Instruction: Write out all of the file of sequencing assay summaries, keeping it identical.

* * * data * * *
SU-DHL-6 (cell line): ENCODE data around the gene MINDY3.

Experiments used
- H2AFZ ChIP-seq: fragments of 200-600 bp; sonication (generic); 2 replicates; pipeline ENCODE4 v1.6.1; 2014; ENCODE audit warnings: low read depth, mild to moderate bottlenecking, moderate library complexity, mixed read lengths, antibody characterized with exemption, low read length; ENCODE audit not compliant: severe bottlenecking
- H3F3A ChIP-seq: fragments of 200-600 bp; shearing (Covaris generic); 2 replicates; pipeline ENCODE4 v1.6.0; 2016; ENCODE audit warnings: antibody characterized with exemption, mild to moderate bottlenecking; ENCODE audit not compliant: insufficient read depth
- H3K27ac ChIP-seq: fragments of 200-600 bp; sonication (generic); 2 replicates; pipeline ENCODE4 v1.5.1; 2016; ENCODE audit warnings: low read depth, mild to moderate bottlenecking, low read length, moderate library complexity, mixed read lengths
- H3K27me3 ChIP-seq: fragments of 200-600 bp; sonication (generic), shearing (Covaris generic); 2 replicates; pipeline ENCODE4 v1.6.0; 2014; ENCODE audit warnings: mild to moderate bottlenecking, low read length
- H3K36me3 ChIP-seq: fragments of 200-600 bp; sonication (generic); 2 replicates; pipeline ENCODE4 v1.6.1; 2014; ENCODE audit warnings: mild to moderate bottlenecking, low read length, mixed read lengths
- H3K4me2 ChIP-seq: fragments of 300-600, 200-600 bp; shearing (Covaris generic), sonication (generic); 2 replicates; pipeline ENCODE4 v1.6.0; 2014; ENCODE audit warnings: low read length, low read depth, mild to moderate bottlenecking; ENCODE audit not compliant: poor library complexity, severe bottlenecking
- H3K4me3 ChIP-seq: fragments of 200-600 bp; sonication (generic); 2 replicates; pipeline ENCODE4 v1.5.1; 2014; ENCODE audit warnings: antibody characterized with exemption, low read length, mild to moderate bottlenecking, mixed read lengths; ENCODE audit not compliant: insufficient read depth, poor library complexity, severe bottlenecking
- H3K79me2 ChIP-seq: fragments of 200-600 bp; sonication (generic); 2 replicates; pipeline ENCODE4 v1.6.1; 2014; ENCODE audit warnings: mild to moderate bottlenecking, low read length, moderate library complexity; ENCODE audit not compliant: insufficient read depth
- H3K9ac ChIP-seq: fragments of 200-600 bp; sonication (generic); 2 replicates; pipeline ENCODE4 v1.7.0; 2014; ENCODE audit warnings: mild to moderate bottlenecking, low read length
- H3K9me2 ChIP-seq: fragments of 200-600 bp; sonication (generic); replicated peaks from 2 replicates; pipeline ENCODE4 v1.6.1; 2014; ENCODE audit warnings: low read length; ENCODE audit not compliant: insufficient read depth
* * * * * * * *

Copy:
SU-DHL-6 (cell line): ENCODE data around the gene MINDY3.

Experiments used
- H2AFZ ChIP-seq: fragments of 200-600 bp; sonication (generic); 2 replicates; pipeline ENCODE4 v1.6.1; 2014; ENCODE audit warnings: low read depth, mild to moderate bottlenecking, moderate library complexity, mixed read lengths, antibody characterized with exemption, low read length; ENCODE audit not compliant: severe bottlenecking
- H3F3A ChIP-seq: fragments of 200-600 bp; shearing (Covaris generic); 2 replicates; pipeline ENCODE4 v1.6.0; 2016; ENCODE audit warnings: antibody characterized with exemption, mild to moderate bottlenecking; ENCODE audit not compliant: insufficient read depth
- H3K27ac ChIP-seq: fragments of 200-600 bp; sonication (generic); 2 replicates; pipeline ENCODE4 v1.5.1; 2016; ENCODE audit warnings: low read depth, mild to moderate bottlenecking, low read length, moderate library complexity, mixed read lengths
- H3K27me3 ChIP-seq: fragments of 200-600 bp; sonication (generic), shearing (Covaris generic); 2 replicates; pipeline ENCODE4 v1.6.0; 2014; ENCODE audit warnings: mild to moderate bottlenecking, low read length
- H3K36me3 ChIP-seq: fragments of 200-600 bp; sonication (generic); 2 replicates; pipeline ENCODE4 v1.6.1; 2014; ENCODE audit warnings: mild to moderate bottlenecking, low read length, mixed read lengths
- H3K4me2 ChIP-seq: fragments of 300-600, 200-600 bp; shearing (Covaris generic), sonication (generic); 2 replicates; pipeline ENCODE4 v1.6.0; 2014; ENCODE audit warnings: low read length, low read depth, mild to moderate bottlenecking; ENCODE audit not compliant: poor library complexity, severe bottlenecking
- H3K4me3 ChIP-seq: fragments of 200-600 bp; sonication (generic); 2 replicates; pipeline ENCODE4 v1.5.1; 2014; ENCODE audit warnings: antibody characterized with exemption, low read length, mild to moderate bottlenecking, mixed read lengths; ENCODE audit not compliant: insufficient read depth, poor library complexity, severe bottlenecking
- H3K79me2 ChIP-seq: fragments of 200-600 bp; sonication (generic); 2 replicates; pipeline ENCODE4 v1.6.1; 2014; ENCODE audit warnings: mild to moderate bottlenecking, low read length, moderate library complexity; ENCODE audit not compliant: insufficient read depth
- H3K9ac ChIP-seq: fragments of 200-600 bp; sonication (generic); 2 replicates; pipeline ENCODE4 v1.7.0; 2014; ENCODE audit warnings: mild to moderate bottlenecking, low read length
- H3K9me2 ChIP-seq: fragments of 200-600 bp; sonication (generic); replicated peaks from 2 replicates; pipeline ENCODE4 v1.6.1; 2014; ENCODE audit warnings: low read length; ENCODE audit not compliant: insufficient read depth